On Saturday against the Ducks, the Canucks looked flat-footed, ill-prepared, and lethargic. They looked, in fact, like they hadn’t played a hockey game in 8 months. Sunday was better, but only slightly, as the Canucks still made numerous uncharacteristic errors.Still, we’re just two games into the season. It feels odd to say that the Canucks have had a slow start; they’ve barely started at all.
With that said, the Canucks certainly haven’t been their usual selves, even taking into account the lack of Ryan Kesler and David Booth. They also had very few players active during the lockout, with only Dale Weise, Jannik Hansen, and Cory Schneider playing in Europe for any significant length of time. Beyond those three, Zack Kassian and Chris Tanev played in the AHL with the Chicago Wolves, and Mason Raymond played a grand total of two games for Örebro in the Swedish Elite League.
The rest of the Canucks skated on their own, with the largest group the one that stayed in Vancouver and practised with the UBC Thunderbirds. Is the lack of game action to blame for the Canucks’ lacklustre performance on the weekend?
This explanation makes sense at first glance. After all, Dale Weise has been one of the best Canucks, which seems odd. On the other hand, Jannik Hansen has essentially just been his usual self and Cory Schneider, despite playing 10 games in Europe, allowed 5 goals on just 14 shots on Saturday. Meanwhile, the Sedins have appeared to be just fine without playing any games during the lockout.
It’s tough to answer this question as it forces us to imagine how the Canucks would have performed if more of them had played in Europe, which means we have to consider the possibility of infinite alternate realities, each created by the many different choices that were not made in this reality. This means we have to consider the possibility that there exists a reality where Dale Weise is not the Eric Lindros of the Netherlands and also, in this timeline, everyone has goatees. Clearly, that is the darkest timeline and I refuse to believe that it could exist.
Instead, let’s look at a few other teams around the league and whether having players in Europe or the AHL made a difference to their first couple games. This analysis won’t be perfect, as it’s difficult to find an entirely accurate list of NHLers who played overseas or in the AHL, but I’ll try to get as close as possible.
The Blackhawks are off to the hottest start in the Western Conference, winning all three of their games thus far. They had at least 10 players active during the lockout, including Patrick Kane, who played in Switzerland. It seems like that allowed him to get off to a great start, as he has 5 points in 3 games. On the other hand, Marian Hossa, who also has 5 points, including 4 goals, didn’t play during the lockout. Still, they had a large number of players active, which seems to have helped them.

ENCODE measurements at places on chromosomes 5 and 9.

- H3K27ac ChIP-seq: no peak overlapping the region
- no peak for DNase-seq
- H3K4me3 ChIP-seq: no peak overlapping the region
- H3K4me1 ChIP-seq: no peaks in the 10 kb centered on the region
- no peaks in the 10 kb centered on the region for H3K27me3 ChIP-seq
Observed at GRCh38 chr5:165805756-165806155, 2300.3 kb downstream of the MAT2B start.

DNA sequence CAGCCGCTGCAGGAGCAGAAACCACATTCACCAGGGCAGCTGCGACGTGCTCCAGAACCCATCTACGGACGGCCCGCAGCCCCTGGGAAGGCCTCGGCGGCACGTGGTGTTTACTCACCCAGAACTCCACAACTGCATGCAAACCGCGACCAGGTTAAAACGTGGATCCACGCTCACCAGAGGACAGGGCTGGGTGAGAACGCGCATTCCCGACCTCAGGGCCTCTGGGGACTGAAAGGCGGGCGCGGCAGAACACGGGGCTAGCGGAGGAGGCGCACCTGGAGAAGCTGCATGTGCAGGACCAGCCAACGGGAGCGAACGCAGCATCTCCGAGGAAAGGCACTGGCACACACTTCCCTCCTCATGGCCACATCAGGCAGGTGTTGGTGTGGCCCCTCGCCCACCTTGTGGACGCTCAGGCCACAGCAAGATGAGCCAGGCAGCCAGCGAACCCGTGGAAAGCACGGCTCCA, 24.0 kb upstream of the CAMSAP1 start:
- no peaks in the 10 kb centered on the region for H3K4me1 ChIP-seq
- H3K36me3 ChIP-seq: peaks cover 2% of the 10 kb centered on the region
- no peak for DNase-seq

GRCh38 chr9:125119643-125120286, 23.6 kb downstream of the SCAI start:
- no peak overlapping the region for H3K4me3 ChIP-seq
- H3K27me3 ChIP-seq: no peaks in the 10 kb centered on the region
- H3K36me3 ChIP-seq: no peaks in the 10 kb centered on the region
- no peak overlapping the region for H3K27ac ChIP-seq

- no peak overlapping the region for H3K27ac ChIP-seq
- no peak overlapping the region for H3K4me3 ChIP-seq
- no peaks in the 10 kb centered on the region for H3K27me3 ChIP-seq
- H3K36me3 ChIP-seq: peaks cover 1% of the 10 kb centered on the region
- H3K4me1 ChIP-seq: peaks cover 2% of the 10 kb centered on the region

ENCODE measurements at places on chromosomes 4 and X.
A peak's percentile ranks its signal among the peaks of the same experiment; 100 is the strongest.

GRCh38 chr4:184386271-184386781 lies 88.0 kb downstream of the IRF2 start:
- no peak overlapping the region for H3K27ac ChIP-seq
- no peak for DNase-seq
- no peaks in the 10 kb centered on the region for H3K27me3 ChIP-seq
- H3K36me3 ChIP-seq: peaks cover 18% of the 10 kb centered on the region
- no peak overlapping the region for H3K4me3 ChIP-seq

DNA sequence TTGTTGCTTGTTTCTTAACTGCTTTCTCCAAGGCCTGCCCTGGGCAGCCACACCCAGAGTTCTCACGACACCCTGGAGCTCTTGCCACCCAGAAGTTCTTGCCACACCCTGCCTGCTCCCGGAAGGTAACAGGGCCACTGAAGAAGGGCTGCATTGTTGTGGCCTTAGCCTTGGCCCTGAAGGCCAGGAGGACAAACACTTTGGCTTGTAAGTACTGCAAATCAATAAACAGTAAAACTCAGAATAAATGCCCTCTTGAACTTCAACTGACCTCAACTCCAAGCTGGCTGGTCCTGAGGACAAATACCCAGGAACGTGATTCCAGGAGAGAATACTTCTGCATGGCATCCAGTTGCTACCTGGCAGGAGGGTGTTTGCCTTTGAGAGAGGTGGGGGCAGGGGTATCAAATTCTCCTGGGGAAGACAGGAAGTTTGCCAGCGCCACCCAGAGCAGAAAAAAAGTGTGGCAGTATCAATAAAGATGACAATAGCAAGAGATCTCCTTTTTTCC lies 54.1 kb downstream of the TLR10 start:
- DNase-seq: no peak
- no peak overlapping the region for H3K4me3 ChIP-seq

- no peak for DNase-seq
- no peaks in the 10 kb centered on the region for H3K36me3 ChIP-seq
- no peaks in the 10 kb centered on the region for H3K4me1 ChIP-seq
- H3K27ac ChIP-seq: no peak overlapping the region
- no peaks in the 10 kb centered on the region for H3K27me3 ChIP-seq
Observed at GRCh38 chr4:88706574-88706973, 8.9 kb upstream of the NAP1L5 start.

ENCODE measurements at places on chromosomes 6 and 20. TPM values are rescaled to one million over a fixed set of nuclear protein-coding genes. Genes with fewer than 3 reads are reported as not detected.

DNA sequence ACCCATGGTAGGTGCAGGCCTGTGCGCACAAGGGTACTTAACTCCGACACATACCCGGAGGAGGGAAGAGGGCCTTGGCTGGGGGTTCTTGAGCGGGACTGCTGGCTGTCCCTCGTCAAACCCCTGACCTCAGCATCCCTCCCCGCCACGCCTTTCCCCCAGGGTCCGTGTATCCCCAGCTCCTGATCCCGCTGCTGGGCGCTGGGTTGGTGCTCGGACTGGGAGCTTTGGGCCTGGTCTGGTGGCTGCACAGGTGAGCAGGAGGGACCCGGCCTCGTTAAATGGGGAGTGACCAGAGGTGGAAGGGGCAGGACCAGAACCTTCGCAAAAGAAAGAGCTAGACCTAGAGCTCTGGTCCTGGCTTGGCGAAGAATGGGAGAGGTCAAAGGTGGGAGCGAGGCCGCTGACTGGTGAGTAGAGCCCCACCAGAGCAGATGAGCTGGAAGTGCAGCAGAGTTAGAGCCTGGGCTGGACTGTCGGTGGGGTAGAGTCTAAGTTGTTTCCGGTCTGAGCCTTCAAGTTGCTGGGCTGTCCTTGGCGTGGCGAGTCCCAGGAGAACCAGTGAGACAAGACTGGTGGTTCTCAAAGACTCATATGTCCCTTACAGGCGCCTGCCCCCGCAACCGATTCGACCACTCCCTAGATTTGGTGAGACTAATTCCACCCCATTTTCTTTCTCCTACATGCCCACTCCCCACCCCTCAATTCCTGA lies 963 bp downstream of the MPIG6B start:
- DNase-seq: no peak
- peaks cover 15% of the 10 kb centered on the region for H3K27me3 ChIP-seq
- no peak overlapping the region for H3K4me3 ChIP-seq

The San Jose Sharks and Anaheim Ducks are both 2-0-0 and had 9 and 10 players active during the lockout. Joe Thornton and Logan Couture each have 5 points and Joe Pavelski has 4, with all three playing in Europe during the lockout. Patrick Marleau, however, also has 5 points and didn’t play during the lockout. None of the Ducks leading scorers played during the lockout.
The Calgary Flames, Phoenix Coyotes, and L.A. Kings have each lost their first 2 games. The Flames had just 6 players playing during the lockout, but three of them, Anton Babchuk, Roman Cervenka, and Jiri Hudler, have yet to play a game for the Flames this season. The Kings, likewise, had 6 players active, including backup Jonathan Bernier and the injured Anze Kopitar. The Coyotes, however, had at least 8 players active during the lockout, all of them in the lineup for them already this season, providing a bit of a counterpoint.
Five teams are off to a 2-0-0 start in the Eastern Conference: the Pittsburgh Penguins, New Jersey Devils, Ottawa Senators, Buffalo Sabres, and Boston Bruins. Of those, the Senators, Sabres, and Devils each had approximately 10 players playing in Europe and the AHL. The Devils had 7, while the Penguins had just 5, including backup goaltender Tomas Vokoun.
The Flyers are off to the worst start in the league, losing their first 3 games. According to the information I could find, they had the most players active in Europe or the AHL of any team in the league, with 13. That includes star players like Claude Giroux and Danny Briere, as well as starting goaltender Ilya Bryzgalov. Playing in actual games doesn’t appear to have helped them much to start the season.
Three other teams in the East lost their first two games: the New York Rangers, Washington Capitals, and Carolina Hurricanes. The Rangers had just 5 players active, the Capitals had 8, including Alex Ovechkin, and the Hurricanes had 7, including the recently-traded and waived Anthony Stewart.
It’s hard to parse all of this information into something useful. In general, it seems that the teams that had more players active during the lockout are performing better to start the season, but then there are the Penguins and the Flyers, who flip the script. The Penguins barely had anyone playing during the lockout, but have two authoritative wins, while the Flyers had over half their roster playing and have looked terrible.
Personally, I think the Canucks would be better off if more players had played in Europe during the lockout. David Booth, at least, would have had less time to anger Canucks fans with his twitter account if he had been playing hockey in Russia rather than hunting.
I don’t, however, think it’s a big deal. The Canucks will be back up to game speed shortly, and a bad start is not a death knell, even with all the commentators shouting that “every game counts” and “it’s a sprint, not a marathon.” The Canucks lost 4 of their first 6 games last season and 6 of their first 10, but by game 48, they were firmly ensconced in first place in the Northwest Division.Tags: Lockout